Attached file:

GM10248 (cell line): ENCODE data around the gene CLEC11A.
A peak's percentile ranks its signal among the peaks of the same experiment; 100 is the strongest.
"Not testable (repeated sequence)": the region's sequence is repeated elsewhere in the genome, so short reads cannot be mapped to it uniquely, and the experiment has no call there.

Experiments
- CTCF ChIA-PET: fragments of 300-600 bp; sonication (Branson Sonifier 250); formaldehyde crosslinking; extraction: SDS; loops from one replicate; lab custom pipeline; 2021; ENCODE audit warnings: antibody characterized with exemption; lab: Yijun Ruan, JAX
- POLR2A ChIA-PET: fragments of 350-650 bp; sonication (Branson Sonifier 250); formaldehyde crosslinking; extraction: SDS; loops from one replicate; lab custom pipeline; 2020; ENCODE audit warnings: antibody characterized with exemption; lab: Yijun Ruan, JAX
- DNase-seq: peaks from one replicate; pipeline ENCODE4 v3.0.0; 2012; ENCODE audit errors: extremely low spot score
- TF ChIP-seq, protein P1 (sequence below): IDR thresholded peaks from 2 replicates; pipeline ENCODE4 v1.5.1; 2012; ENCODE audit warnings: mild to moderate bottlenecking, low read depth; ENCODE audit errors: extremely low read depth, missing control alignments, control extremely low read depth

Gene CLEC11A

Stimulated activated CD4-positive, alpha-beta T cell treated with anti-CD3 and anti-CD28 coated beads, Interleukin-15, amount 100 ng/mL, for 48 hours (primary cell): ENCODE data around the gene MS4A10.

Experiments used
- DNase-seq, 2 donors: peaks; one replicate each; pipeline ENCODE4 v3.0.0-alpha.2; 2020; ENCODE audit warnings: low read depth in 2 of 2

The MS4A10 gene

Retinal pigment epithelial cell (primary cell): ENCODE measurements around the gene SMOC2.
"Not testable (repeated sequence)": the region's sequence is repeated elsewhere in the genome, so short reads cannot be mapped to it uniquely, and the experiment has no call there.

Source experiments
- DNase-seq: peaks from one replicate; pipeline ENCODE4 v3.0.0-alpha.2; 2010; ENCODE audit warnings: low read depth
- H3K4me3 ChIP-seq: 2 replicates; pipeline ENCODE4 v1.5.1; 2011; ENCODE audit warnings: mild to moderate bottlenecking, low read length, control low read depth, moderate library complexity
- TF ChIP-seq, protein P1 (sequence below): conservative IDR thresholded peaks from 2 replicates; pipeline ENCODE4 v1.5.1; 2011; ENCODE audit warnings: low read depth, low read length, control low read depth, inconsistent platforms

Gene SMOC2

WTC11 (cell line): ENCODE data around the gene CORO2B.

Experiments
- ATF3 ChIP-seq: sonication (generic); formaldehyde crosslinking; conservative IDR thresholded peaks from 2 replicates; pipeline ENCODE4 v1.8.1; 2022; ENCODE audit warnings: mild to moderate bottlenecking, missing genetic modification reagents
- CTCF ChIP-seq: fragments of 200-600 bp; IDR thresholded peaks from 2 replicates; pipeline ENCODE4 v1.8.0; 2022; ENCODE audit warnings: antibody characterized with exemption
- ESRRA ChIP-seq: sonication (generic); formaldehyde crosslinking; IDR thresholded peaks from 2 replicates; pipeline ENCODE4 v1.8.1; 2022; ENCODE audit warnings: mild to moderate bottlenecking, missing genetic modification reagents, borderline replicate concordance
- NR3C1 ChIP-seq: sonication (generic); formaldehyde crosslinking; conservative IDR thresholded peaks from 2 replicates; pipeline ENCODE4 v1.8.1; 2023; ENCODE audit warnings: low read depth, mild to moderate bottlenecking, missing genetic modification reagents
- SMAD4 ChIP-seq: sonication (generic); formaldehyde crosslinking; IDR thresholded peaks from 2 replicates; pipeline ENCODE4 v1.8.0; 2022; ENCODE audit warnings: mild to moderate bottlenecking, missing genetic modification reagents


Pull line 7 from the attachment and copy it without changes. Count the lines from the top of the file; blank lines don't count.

- DNase-seq: peaks from one replicate; pipeline ENCODE4 v3.0.0; 2012; ENCODE audit errors: extremely low spot score